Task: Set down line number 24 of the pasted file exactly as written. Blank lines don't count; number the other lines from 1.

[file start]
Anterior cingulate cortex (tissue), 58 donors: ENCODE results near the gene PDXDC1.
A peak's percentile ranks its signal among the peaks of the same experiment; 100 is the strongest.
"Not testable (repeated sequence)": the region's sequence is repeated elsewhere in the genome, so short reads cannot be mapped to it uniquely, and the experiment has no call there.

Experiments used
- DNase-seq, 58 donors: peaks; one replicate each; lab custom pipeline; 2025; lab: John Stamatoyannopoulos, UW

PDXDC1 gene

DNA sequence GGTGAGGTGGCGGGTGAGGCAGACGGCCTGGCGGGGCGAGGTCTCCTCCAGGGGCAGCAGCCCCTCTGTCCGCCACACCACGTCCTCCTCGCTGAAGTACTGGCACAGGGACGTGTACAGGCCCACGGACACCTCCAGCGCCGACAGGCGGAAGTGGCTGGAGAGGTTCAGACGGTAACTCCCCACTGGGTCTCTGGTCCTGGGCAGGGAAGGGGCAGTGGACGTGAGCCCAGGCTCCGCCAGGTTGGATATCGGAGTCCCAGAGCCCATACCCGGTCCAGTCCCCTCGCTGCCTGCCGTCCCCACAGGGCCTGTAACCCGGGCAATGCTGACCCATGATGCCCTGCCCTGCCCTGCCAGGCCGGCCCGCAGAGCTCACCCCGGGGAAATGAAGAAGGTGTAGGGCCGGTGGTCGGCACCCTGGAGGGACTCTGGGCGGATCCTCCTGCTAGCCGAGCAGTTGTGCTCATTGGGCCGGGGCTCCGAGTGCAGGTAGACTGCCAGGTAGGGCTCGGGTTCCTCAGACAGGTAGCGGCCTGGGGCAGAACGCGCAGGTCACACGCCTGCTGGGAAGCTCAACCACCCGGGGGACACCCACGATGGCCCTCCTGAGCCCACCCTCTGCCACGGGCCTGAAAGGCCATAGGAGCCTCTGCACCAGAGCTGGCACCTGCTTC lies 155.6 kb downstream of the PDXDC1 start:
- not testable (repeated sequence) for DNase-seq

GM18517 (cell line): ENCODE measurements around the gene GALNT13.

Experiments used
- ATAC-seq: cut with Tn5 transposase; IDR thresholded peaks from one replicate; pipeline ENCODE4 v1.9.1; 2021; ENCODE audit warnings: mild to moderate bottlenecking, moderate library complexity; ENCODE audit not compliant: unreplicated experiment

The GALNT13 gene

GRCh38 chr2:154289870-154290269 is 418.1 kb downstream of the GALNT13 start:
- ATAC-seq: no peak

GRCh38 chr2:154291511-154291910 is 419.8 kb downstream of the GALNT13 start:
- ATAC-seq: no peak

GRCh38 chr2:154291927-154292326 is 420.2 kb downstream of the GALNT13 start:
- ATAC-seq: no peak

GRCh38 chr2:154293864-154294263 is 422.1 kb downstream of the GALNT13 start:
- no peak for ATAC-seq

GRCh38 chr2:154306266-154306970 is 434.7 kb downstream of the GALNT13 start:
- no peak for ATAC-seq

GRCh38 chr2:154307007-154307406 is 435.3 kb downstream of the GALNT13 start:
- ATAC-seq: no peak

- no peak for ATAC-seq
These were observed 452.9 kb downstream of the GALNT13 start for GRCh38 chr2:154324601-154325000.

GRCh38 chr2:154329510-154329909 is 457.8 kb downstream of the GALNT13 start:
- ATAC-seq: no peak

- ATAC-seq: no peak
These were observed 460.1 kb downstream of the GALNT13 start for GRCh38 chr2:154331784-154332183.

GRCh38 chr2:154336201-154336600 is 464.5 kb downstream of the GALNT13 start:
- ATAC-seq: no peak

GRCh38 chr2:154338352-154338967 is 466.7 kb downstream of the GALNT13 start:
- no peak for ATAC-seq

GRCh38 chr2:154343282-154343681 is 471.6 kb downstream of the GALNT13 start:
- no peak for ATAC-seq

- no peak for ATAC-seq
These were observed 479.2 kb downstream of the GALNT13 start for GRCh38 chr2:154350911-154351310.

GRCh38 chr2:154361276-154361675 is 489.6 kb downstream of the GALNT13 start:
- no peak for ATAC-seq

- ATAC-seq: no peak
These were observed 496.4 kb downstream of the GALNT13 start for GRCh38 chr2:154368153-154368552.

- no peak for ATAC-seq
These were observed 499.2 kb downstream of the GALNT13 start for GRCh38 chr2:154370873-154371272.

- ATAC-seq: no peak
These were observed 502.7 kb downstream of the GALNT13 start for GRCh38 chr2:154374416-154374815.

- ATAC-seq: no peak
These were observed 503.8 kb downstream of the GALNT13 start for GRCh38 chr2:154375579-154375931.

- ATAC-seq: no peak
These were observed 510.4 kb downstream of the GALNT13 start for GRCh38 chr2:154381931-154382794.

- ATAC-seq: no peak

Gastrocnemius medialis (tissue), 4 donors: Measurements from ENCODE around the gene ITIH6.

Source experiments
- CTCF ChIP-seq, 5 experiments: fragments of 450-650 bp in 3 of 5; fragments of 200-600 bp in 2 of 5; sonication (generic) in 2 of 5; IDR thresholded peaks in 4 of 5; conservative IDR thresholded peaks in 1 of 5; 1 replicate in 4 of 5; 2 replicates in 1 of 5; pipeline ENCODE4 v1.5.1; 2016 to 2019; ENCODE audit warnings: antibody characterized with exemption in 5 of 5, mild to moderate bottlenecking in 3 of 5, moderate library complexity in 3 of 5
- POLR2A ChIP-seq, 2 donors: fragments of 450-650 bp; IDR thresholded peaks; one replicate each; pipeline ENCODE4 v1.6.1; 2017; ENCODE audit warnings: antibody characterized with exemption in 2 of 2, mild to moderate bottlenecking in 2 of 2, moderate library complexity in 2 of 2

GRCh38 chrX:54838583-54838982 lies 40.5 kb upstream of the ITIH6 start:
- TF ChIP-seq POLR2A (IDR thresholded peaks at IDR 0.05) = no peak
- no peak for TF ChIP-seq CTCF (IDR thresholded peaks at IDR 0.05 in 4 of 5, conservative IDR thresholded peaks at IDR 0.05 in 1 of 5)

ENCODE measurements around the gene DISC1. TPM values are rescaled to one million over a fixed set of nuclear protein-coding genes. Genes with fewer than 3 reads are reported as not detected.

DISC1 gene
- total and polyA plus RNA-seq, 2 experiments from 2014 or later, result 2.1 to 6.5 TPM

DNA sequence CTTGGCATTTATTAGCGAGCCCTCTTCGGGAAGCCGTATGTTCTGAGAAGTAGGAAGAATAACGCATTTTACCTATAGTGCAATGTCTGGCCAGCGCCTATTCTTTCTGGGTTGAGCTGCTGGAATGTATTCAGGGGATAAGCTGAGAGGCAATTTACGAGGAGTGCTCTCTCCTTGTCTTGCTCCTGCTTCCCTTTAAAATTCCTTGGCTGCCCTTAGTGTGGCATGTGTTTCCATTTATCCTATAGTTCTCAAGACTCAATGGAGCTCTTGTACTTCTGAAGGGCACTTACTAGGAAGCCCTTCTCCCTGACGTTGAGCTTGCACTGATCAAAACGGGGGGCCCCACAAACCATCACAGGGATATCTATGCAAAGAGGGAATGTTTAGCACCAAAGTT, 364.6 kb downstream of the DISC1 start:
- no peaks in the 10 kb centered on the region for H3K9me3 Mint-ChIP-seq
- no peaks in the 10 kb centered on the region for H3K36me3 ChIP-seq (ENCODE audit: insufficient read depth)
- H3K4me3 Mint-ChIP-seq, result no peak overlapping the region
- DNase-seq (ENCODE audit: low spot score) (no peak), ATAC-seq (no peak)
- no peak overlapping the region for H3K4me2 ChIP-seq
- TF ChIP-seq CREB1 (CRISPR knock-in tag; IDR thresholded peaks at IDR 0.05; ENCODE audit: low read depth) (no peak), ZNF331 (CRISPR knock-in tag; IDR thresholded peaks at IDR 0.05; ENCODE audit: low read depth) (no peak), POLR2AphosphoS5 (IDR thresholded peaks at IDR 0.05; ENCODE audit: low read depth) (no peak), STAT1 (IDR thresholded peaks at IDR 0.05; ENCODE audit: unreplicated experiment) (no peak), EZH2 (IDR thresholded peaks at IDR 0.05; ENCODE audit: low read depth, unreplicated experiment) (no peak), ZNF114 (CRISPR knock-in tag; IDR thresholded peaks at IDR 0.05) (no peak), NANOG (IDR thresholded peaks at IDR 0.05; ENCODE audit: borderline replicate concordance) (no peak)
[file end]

- ATAC-seq: no peak